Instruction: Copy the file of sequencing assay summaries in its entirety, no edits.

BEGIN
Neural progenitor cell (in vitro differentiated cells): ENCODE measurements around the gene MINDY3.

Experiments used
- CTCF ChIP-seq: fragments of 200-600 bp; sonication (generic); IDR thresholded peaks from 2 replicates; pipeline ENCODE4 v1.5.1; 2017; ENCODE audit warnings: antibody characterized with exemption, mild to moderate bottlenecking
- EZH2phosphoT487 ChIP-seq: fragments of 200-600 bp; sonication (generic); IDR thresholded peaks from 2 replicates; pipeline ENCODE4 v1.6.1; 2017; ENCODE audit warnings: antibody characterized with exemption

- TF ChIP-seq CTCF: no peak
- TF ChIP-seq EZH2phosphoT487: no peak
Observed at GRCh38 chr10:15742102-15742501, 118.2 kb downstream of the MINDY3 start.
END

Neural progenitor cell (in vitro differentiated cells): ENCODE measurements around the gene MINDY3.

Experiments used
- CTCF ChIP-seq: fragments of 200-600 bp; sonication (generic); IDR thresholded peaks from 2 replicates; pipeline ENCODE4 v1.5.1; 2017; ENCODE audit warnings: antibody characterized with exemption, mild to moderate bottlenecking
- EZH2phosphoT487 ChIP-seq: fragments of 200-600 bp; sonication (generic); IDR thresholded peaks from 2 replicates; pipeline ENCODE4 v1.6.1; 2017; ENCODE audit warnings: antibody characterized with exemption

- TF ChIP-seq CTCF: no peak
- TF ChIP-seq EZH2phosphoT487: no peak
Observed at GRCh38 chr10:15742102-15742501, 118.2 kb downstream of the MINDY3 start.